SOD, GPx, and CAT are important antioxidation enzymes for limiting ROS release and maintaining the integrity of cellular membrane construction33. In this study, we assayed the changes in SOD, GPx, and CAT activity. Autophagy deficiency could generate toxicity to cells and promote the activity of CAT, SOD, and GPx so as to decrease ROS accumulation. However, ROS might not be scavenged by elevated CAT, SOD, and GPx instantly and effectively, yet ended up with a significant elevation. Meanwhile, the levels of SOD, CAT, and GPx activity are inconsistent with previous in vivo studies on vitiligo34,35,36, which indicates that the activity of antioxidation enzymes is changing dynamically at different stages of vitiligo. Thus, these results implied that ATG7-dependent autophagy could influence the activity of antioxidation enzymes, but specific mechanisms of how autophagy regulates antioxidation enzymes need further investigation.

In conclusion, our study has uncovered the essential role of ATG7-dependant autophagy in maintaining the normal biological functions of human melanocytes under oxidative stress. Meanwhile, ATG7-dependant autophagy is involved in oxidative stress homeostasis by regulating ROS production, Nrf2 antioxidant signaling pathway, and the activity of several antioxidant enzymes.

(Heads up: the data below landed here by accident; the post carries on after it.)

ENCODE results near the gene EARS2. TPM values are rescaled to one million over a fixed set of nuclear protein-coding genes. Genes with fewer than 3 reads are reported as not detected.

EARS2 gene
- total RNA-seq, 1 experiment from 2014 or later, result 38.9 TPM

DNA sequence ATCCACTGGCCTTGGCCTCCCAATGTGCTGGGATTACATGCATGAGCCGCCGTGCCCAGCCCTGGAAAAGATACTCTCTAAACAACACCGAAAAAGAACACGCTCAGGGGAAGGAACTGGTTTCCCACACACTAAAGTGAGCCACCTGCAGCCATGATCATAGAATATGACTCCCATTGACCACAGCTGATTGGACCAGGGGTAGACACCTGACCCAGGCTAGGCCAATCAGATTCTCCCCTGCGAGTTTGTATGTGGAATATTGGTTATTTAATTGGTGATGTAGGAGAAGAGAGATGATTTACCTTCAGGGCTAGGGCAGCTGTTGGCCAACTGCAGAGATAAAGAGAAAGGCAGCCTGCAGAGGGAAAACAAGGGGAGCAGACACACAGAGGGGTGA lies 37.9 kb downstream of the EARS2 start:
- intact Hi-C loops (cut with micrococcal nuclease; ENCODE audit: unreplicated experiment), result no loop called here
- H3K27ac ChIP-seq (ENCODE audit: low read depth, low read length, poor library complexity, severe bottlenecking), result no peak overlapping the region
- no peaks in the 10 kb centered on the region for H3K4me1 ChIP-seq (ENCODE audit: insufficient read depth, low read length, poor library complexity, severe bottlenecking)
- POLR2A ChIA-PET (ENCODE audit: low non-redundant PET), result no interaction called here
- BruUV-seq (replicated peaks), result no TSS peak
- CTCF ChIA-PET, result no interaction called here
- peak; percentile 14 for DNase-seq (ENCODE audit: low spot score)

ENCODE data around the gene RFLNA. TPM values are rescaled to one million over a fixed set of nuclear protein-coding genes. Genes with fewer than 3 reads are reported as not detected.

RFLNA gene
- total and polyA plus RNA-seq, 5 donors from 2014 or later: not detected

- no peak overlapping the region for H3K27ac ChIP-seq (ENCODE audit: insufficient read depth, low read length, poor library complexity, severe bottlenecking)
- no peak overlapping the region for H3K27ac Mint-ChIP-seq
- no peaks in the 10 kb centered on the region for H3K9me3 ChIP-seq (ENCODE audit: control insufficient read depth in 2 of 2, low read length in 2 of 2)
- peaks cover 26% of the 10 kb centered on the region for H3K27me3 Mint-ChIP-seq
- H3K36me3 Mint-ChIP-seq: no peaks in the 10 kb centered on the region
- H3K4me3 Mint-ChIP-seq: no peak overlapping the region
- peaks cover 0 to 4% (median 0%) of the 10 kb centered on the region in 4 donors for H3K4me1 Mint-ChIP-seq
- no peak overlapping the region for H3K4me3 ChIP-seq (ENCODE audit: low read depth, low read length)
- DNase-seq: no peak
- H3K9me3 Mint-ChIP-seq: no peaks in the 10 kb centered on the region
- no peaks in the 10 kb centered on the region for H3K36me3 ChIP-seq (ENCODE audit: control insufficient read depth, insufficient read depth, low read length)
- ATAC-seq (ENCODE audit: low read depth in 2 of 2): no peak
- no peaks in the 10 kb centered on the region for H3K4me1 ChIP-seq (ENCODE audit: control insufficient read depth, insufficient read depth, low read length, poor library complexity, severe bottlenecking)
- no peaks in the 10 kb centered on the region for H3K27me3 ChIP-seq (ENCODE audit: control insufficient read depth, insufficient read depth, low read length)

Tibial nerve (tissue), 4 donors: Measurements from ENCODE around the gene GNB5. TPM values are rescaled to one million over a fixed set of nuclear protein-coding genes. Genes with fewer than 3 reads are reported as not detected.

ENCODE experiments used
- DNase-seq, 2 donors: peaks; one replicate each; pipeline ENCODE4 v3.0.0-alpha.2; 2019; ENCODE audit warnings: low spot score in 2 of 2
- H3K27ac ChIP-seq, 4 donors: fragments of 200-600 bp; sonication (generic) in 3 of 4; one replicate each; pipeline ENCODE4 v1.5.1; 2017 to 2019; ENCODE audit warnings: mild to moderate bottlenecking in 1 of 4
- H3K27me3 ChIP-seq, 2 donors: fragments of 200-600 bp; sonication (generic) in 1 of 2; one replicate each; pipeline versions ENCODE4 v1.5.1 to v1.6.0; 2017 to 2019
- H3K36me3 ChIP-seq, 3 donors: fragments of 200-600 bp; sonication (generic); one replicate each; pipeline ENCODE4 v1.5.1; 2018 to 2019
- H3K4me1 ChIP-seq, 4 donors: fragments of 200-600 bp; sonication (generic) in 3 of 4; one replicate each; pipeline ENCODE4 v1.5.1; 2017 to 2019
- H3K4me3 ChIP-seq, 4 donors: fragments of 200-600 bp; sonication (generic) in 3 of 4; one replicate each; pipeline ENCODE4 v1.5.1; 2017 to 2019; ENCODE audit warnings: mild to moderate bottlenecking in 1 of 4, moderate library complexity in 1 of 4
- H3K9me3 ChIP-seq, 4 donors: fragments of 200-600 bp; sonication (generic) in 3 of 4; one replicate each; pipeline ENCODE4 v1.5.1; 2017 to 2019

To some extent, our findings have proposed a new mechanism for depigmentation skin disorders, that autophagy is indispensable for redox homeostasis and plays a crucial role in oxidative stress-induced melanocyte destruction. Further studies using appropriate depigmented animal models are required to fully clarify the role of autophagy in vivo. Besides, further identification of specific autophagy biomarkers in vitiligo patients might help find a new therapeutic target for vitiligo.

Materials and methods

Cell culture

Primary normal human melanocytes were isolated from human foreskin specimens obtained during circumcision surgery. The primary melanocytes were grown in Medium 254 (Cascade Biologics, Portland, OR, USA) containing Human Melanocyte Growth Supplement (Cascade Biologics). The primary melanocytes were used between the second and fourth passages in all experiments. Cells were maintained at 37 °C in a humidified atmosphere containing 5% CO2. All subjects consented by written and informed agreement for inclusion in this study. All experiment protocols were approved by the Ethics Committee of the Department of Dermatology, Huashan Hospital, Fudan University.

Lentiviral infection

Cells were seeded at 2 × 105 cells per well for 24 h before transfection. Cells were infected with ATG7 shRNA (5′-TTTGGGATTTGACACATTT-3′, Genepharma, Shanghai, China) or ATG-OE (5′- AGGTCAAAGGACGAAGATAAC-3′, Genepharma, Shanghai, China) at a 1 : 4 dilution in the presence of 5 μg/mL polybrene (Genepharma, Shanghai, China). The expression of the constructs was confirmed by qRT-PCR and western blotting.

Quantitative real-time PCR

Total cellular and tissue RNAs were isolated by the Trizol reagent (Invitrogen, Grand Island, NY) and quantified. mRNA expression was tested by using the SYBR GREEN PCR Master Mix (Applied Biosystems, Beijing, China) under a 7500 fast Real-time PCR System (Applied Biosystems). Relative expression of targeted mRNAs was calculated by the 2−ΔΔCt method, using β-actin as the internal control. All the primers were listed in Table 1.